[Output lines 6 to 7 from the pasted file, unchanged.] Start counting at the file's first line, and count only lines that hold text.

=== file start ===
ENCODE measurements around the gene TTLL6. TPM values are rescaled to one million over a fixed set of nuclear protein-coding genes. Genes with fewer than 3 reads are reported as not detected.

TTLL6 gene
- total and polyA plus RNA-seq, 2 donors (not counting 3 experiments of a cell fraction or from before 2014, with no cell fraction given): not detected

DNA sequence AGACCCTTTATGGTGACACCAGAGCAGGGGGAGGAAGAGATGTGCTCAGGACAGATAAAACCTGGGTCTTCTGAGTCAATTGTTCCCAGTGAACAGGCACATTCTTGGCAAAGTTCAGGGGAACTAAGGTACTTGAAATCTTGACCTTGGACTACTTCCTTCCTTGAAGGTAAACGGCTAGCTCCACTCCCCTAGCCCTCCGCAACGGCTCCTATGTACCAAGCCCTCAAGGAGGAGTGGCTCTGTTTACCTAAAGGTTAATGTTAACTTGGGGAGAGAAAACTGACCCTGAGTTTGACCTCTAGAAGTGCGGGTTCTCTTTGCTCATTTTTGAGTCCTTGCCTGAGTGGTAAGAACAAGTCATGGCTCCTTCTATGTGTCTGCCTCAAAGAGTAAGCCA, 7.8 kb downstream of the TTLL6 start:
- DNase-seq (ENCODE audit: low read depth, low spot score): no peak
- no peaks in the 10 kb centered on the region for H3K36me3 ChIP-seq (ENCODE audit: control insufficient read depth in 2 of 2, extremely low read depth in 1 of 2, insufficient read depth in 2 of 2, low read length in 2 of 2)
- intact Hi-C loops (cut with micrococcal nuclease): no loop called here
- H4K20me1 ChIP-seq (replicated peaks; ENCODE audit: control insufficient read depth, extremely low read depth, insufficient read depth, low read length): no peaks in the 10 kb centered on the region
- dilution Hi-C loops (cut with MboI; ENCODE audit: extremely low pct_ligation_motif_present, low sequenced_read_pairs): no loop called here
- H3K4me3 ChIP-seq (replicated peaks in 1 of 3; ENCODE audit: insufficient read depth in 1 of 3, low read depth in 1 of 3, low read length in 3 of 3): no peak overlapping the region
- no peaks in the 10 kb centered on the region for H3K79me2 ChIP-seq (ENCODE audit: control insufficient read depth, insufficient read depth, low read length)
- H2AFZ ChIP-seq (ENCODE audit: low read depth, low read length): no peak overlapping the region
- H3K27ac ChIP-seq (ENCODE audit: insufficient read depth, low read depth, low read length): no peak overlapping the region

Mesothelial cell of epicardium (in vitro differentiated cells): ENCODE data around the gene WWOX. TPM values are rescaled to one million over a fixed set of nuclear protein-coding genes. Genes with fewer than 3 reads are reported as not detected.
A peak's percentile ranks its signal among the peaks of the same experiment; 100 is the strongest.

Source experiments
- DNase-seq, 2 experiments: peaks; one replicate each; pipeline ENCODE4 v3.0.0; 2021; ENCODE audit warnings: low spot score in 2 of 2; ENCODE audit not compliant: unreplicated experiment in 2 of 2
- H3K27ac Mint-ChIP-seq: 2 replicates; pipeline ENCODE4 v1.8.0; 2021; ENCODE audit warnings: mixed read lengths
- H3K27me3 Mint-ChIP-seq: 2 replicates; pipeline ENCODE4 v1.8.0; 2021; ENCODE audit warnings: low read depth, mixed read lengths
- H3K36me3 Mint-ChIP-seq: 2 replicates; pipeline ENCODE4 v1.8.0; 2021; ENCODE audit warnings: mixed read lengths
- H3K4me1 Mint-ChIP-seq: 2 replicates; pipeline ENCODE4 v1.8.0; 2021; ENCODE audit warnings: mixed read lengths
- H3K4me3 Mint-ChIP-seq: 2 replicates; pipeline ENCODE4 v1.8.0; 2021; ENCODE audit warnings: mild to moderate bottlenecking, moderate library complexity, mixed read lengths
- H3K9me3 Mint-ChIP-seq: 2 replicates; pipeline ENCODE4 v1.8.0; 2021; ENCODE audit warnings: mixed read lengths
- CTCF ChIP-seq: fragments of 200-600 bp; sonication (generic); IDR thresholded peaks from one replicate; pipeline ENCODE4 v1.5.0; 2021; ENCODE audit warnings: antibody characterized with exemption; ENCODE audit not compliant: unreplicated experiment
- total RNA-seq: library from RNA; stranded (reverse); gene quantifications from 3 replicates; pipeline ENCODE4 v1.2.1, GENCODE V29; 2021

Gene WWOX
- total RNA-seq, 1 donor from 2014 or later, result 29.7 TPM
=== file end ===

- no peaks in the 10 kb centered on the region for H3K36me3 ChIP-seq (ENCODE audit: control insufficient read depth in 2 of 2, extremely low read depth in 1 of 2, insufficient read depth in 2 of 2, low read length in 2 of 2)
- intact Hi-C loops (cut with micrococcal nuclease): no loop called here